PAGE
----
It’s time for a veggie living post today! I know we have a bit of a tendency to just shove everything in the fridge to try and keep it fresh, but sometimes that’s actually not the best option. Even if you have some leftovers that you want to eat tomorrow, storing them away in a cold place might not be the right thing to do. Here are five foods that you should never, under any circumstances, be putting in the fridge.
So most people probably don’t put a whole loaf of bread in the fridge – but what about leftovers? Are you guilty of putting last night’s pizza in the fridge to keep it fresh? The truth is, this is the worst possible thing to do with it. The time it spends in the cold will simply encourage the bread to go stale faster, so you will end up with an inedible crust and base in no time at all. If you want to keep it for longer, try keeping it in the pizza box or covering it with foil and leaving it out on the side. Putting in the freezer is fine however as this helps the bread to retain its moisture when thawed.
Melons are fruit, so they should be stored in the fridge, right? Wrong! They will actually do better outside until they are ready to eat. Once you cut them up, you can keep them in the fridge to prevent them from drying out too quickly. Most fruit actually slows down the ripening process in the fridge, so don’t put unripe fruit in there – but once it’s ripe, keep it cool so it doesn’t go off too quickly.
When you store a potato in a cold place, the starch starts to break down and convert to sugar. This makes them gritty and sweet, which is not what you want for your mash. They should be stored in a pantry or cupboard, preferably in a breathable paper bag. They want to be cool and dark, but not cold.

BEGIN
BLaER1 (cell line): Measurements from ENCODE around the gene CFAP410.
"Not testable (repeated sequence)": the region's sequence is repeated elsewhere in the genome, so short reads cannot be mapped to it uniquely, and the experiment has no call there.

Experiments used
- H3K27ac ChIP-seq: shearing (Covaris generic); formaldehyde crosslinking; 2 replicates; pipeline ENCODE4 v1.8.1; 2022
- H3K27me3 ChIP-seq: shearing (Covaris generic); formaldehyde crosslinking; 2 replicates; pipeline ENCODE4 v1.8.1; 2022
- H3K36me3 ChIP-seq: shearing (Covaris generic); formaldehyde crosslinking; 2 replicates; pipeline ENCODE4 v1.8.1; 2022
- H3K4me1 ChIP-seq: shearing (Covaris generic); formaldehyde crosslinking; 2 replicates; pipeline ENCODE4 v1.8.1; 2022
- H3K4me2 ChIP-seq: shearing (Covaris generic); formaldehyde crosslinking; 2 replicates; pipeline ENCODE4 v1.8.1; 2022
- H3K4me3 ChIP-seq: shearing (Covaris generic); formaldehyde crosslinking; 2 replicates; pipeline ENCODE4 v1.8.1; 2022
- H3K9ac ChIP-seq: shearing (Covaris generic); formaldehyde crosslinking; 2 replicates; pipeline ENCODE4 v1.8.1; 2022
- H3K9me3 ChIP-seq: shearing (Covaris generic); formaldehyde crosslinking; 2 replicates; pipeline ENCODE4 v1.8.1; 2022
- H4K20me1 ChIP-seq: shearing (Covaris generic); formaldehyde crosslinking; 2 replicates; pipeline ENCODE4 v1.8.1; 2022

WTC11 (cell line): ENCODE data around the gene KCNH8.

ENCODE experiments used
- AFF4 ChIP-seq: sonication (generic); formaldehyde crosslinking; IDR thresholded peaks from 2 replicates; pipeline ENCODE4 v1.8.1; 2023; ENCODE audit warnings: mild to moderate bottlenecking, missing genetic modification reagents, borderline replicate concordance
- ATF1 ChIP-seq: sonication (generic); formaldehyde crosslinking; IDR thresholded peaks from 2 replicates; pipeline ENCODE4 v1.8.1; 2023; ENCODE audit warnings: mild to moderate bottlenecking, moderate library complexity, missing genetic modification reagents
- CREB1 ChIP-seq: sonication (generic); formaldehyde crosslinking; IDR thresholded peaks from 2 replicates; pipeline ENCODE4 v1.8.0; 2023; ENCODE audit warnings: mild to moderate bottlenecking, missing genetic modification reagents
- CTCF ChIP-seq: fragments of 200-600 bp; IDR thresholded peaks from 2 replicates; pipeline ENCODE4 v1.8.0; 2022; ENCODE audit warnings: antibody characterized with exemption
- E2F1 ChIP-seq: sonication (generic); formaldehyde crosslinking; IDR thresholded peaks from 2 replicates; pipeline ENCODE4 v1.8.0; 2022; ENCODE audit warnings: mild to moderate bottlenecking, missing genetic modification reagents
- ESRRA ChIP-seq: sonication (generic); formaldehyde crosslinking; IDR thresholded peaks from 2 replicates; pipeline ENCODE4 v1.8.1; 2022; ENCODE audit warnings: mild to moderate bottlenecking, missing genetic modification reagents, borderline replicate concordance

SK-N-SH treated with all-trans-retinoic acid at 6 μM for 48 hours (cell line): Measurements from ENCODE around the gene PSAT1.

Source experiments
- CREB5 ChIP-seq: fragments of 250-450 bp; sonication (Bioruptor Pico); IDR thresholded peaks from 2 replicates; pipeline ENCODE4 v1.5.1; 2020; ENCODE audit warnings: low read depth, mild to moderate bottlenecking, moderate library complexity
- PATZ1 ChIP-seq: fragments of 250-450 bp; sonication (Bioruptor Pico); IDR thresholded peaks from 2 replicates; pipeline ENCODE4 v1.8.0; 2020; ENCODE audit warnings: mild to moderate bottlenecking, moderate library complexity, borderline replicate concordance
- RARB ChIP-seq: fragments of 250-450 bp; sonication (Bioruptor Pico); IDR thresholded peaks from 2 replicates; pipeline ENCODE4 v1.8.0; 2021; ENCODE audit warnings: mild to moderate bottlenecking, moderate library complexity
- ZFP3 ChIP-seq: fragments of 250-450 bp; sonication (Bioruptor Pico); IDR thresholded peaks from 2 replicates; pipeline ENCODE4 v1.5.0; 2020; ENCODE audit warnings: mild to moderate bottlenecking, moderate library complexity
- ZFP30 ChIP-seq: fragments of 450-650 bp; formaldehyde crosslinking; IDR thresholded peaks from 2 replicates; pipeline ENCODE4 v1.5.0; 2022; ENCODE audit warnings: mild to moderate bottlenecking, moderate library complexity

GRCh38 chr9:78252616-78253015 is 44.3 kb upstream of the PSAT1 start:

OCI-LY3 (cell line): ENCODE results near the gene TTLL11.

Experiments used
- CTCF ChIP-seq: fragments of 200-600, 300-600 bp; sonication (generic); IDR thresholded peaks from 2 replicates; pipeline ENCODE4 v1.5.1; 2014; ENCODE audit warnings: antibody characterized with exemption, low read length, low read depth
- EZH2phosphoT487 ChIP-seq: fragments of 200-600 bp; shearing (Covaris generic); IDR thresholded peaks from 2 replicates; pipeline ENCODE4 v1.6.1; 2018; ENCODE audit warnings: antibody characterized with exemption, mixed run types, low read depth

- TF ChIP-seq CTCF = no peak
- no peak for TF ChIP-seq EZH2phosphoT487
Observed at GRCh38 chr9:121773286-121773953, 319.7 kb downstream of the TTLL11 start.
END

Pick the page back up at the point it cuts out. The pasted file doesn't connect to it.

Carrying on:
Honey has the advantage of being a natural preservative, meaning that you could still eat honey that was two hundred years old so long as it was kept in a sealed jar. You don’t need to do anything special to keep it going. If you put it in the fridge, however, the sugar will start to crystallise. This makes it harder to pour or scoop. If you’re having trouble getting your honey out, put it in the cupboard instead.
Another fruit that can’t sit in the fridge? Yep! Tomatoes will start to form ice crystals when they are kept at low temperatures, which changes their texture – and not in a good way. It’s actually better to keep them at room temperature. This is one of the reasons why they are so good to eat when hand-picked from the vine.
This week I wanted to let you know about some of my favourite cooking tips. When I started this blog I could just about cook pasta and not much else, but as I have experimented and grown I have picked up a lot of little quirks that make things easier or tastier. Here are my top five killer veggie cooking tips for vegetarians that have helped me so far.
1. Use sundried tomato oil
When I cook, I fry vegetables a lot. Red onion almost always goes in the pan, whether I’m cooking a soup or a curry or just some quick and simple wraps. But there’s a great way to get more flavour into your dishes, and that’s by using flavoured oil. I use garlic oil whenever I have it in the cupboard, but I also like to use up something that would otherwise be wasted: the oil which is used to preserve sundried tomatoes. Since we buy them a lot anyway, this oil would otherwise be thrown in the bin – and it’s full of that tomato flavour, as well as a few herbs that sink to the bottom. A little bit goes a long way.
2. Soup is everything
If you don’t know what to cook, cook soup. That’s my motto and I’m sticking by it. When you have such a crazy mixture of ingredients that you don’t know where to start, soup is always the way. You just need some form of vegetables and/or beans, herbs and spices to improve the flavour, and a watery element such as chopped tomatoes, pasta sauce, or similar. In a pinch you can even get away with just using water. Lentils, beans, chickpeas, leftover vegetables, spinach, kale, and so many other ingredients can easily be used up this way. Pick up a hunk of cheesy bread on the way home to go with it and you have a meal that works every time, no matter what.
3. Always stock beans and onion